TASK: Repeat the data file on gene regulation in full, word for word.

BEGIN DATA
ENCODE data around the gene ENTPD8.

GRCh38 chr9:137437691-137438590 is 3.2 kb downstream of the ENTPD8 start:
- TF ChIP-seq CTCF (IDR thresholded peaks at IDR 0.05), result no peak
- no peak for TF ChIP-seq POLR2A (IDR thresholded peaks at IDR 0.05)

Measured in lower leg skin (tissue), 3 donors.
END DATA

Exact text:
ENCODE data around the gene ENTPD8.

GRCh38 chr9:137437691-137438590 is 3.2 kb downstream of the ENTPD8 start:
- TF ChIP-seq CTCF (IDR thresholded peaks at IDR 0.05), result no peak
- no peak for TF ChIP-seq POLR2A (IDR thresholded peaks at IDR 0.05)

Measured in lower leg skin (tissue), 3 donors.